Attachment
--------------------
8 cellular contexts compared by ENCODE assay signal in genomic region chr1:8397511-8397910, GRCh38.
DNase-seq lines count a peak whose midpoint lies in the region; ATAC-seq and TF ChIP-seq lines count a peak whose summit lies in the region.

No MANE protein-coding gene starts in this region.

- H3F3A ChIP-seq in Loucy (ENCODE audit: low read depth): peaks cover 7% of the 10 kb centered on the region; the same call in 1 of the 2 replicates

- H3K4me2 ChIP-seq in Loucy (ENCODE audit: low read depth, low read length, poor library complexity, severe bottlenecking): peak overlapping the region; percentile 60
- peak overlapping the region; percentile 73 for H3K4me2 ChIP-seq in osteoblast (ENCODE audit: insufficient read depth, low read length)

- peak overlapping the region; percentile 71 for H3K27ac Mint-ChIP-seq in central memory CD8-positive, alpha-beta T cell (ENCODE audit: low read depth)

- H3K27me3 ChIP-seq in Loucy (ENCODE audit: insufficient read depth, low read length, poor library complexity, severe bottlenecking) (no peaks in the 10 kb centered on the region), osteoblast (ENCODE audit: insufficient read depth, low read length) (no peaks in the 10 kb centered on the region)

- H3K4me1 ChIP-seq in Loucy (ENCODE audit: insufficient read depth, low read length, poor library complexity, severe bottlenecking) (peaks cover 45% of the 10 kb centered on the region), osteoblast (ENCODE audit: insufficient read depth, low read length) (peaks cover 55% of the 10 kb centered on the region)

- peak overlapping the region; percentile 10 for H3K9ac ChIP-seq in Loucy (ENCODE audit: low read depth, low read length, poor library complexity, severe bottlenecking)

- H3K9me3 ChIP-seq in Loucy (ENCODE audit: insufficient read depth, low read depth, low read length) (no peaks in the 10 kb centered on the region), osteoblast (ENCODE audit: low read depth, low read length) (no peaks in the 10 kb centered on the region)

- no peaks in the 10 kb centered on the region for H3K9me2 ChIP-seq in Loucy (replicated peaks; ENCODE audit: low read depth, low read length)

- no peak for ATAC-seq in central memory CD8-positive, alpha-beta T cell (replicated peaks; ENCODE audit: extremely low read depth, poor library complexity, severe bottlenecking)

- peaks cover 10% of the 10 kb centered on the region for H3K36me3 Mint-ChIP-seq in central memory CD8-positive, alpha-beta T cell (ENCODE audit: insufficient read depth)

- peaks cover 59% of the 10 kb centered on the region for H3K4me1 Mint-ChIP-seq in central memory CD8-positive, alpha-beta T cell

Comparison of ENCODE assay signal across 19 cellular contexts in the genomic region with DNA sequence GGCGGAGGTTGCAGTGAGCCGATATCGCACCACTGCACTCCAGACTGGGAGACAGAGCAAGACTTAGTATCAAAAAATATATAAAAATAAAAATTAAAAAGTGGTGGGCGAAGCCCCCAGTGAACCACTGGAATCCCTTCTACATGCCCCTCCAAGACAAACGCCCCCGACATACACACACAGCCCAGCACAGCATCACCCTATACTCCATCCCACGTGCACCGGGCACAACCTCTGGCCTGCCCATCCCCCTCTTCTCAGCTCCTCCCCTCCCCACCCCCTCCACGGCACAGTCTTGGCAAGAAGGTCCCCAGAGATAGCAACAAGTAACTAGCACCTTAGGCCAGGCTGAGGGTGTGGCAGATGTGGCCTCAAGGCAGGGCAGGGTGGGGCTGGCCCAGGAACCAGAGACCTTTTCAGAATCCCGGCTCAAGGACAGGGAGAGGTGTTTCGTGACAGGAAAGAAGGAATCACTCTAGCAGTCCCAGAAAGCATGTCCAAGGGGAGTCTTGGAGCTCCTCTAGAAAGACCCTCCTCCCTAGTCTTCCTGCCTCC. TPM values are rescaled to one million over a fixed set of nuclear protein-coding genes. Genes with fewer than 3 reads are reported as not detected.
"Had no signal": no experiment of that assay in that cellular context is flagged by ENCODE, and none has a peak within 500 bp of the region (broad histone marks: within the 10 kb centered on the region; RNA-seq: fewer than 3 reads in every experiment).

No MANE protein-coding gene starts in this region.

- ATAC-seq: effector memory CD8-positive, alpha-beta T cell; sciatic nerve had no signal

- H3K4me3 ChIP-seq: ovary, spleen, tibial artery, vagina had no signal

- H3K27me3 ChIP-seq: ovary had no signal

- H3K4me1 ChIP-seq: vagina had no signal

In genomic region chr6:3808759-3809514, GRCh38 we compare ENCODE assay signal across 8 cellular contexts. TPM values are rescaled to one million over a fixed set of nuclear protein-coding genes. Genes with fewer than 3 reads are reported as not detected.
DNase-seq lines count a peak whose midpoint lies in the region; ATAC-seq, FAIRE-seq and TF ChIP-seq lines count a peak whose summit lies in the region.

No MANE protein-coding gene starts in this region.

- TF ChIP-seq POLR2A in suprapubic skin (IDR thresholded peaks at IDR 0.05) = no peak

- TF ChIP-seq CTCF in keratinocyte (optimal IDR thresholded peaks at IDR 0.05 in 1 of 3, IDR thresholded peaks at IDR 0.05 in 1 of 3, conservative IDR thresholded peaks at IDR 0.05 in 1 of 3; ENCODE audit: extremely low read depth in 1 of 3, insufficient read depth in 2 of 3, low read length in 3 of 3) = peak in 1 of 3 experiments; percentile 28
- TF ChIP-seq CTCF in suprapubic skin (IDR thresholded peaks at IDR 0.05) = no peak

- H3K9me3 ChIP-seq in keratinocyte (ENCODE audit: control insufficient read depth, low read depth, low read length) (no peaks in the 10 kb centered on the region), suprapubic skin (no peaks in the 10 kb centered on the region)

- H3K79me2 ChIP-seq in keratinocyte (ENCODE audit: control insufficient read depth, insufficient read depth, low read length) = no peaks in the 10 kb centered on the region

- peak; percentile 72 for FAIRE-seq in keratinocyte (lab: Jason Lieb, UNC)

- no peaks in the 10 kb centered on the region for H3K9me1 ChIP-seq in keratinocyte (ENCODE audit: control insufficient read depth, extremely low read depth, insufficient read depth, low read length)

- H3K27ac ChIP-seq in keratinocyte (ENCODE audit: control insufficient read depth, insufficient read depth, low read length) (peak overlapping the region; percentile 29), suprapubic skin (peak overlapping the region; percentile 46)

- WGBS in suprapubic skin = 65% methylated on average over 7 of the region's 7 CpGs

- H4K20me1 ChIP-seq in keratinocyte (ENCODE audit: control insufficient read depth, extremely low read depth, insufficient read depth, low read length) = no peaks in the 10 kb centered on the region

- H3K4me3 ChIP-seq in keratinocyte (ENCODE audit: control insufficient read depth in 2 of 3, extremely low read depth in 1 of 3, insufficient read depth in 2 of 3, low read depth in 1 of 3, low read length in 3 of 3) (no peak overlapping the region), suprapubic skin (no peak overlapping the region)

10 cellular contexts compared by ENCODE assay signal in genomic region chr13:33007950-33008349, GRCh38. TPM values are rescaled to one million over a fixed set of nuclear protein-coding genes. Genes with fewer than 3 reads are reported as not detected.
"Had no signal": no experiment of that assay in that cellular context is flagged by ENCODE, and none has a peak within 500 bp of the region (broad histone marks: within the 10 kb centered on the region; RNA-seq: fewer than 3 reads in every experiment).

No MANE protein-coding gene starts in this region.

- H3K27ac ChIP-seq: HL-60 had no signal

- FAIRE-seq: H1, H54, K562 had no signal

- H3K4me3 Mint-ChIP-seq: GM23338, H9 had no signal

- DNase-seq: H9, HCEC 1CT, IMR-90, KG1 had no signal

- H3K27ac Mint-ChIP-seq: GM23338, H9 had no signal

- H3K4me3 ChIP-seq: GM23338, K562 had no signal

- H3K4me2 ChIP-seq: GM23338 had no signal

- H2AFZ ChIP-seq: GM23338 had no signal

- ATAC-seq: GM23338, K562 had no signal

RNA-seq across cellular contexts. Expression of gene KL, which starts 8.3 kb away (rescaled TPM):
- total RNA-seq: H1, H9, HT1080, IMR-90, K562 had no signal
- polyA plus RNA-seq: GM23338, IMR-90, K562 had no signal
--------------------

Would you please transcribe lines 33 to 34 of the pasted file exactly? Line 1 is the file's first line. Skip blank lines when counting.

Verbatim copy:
- H3K27ac ChIP-seq in keratinocyte (ENCODE audit: control insufficient read depth, insufficient read depth, low read length) (peak overlapping the region; percentile 29), suprapubic skin (peak overlapping the region; percentile 46)

- WGBS in suprapubic skin = 65% methylated on average over 7 of the region's 7 CpGs